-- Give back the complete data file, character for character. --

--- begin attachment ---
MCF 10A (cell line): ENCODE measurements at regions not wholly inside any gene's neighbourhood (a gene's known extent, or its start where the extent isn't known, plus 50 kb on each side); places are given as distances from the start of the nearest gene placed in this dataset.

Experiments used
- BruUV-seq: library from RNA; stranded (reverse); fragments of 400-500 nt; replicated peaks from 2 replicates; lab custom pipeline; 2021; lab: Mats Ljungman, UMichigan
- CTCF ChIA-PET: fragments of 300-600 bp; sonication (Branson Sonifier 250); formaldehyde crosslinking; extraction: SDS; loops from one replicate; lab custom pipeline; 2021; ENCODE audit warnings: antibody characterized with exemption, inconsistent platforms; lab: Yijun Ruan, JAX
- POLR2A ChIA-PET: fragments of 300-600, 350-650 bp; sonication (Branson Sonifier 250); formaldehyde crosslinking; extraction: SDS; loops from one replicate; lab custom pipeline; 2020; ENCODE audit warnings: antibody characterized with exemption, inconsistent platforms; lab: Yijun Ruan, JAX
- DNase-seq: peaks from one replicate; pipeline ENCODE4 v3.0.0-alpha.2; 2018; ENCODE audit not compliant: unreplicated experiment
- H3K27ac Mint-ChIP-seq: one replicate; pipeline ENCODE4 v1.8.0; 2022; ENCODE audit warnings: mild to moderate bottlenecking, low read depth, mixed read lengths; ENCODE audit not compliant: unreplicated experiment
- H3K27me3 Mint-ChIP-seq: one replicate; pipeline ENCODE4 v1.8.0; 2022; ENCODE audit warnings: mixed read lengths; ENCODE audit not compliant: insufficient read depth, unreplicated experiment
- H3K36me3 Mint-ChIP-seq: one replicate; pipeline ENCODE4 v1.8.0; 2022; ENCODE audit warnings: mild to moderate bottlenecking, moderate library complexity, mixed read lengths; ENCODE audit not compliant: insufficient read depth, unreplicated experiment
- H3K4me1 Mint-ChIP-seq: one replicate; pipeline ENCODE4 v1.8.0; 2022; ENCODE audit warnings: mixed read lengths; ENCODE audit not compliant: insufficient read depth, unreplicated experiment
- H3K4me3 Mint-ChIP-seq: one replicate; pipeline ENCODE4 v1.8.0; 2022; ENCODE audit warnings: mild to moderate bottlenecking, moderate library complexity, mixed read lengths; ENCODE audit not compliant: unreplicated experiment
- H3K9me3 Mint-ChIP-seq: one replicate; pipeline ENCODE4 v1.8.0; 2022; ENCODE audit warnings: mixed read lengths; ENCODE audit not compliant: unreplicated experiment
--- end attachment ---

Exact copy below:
MCF 10A (cell line): ENCODE measurements at regions not wholly inside any gene's neighbourhood (a gene's known extent, or its start where the extent isn't known, plus 50 kb on each side); places are given as distances from the start of the nearest gene placed in this dataset.

Experiments used
- BruUV-seq: library from RNA; stranded (reverse); fragments of 400-500 nt; replicated peaks from 2 replicates; lab custom pipeline; 2021; lab: Mats Ljungman, UMichigan
- CTCF ChIA-PET: fragments of 300-600 bp; sonication (Branson Sonifier 250); formaldehyde crosslinking; extraction: SDS; loops from one replicate; lab custom pipeline; 2021; ENCODE audit warnings: antibody characterized with exemption, inconsistent platforms; lab: Yijun Ruan, JAX
- POLR2A ChIA-PET: fragments of 300-600, 350-650 bp; sonication (Branson Sonifier 250); formaldehyde crosslinking; extraction: SDS; loops from one replicate; lab custom pipeline; 2020; ENCODE audit warnings: antibody characterized with exemption, inconsistent platforms; lab: Yijun Ruan, JAX
- DNase-seq: peaks from one replicate; pipeline ENCODE4 v3.0.0-alpha.2; 2018; ENCODE audit not compliant: unreplicated experiment
- H3K27ac Mint-ChIP-seq: one replicate; pipeline ENCODE4 v1.8.0; 2022; ENCODE audit warnings: mild to moderate bottlenecking, low read depth, mixed read lengths; ENCODE audit not compliant: unreplicated experiment
- H3K27me3 Mint-ChIP-seq: one replicate; pipeline ENCODE4 v1.8.0; 2022; ENCODE audit warnings: mixed read lengths; ENCODE audit not compliant: insufficient read depth, unreplicated experiment
- H3K36me3 Mint-ChIP-seq: one replicate; pipeline ENCODE4 v1.8.0; 2022; ENCODE audit warnings: mild to moderate bottlenecking, moderate library complexity, mixed read lengths; ENCODE audit not compliant: insufficient read depth, unreplicated experiment
- H3K4me1 Mint-ChIP-seq: one replicate; pipeline ENCODE4 v1.8.0; 2022; ENCODE audit warnings: mixed read lengths; ENCODE audit not compliant: insufficient read depth, unreplicated experiment
- H3K4me3 Mint-ChIP-seq: one replicate; pipeline ENCODE4 v1.8.0; 2022; ENCODE audit warnings: mild to moderate bottlenecking, moderate library complexity, mixed read lengths; ENCODE audit not compliant: unreplicated experiment
- H3K9me3 Mint-ChIP-seq: one replicate; pipeline ENCODE4 v1.8.0; 2022; ENCODE audit warnings: mixed read lengths; ENCODE audit not compliant: unreplicated experiment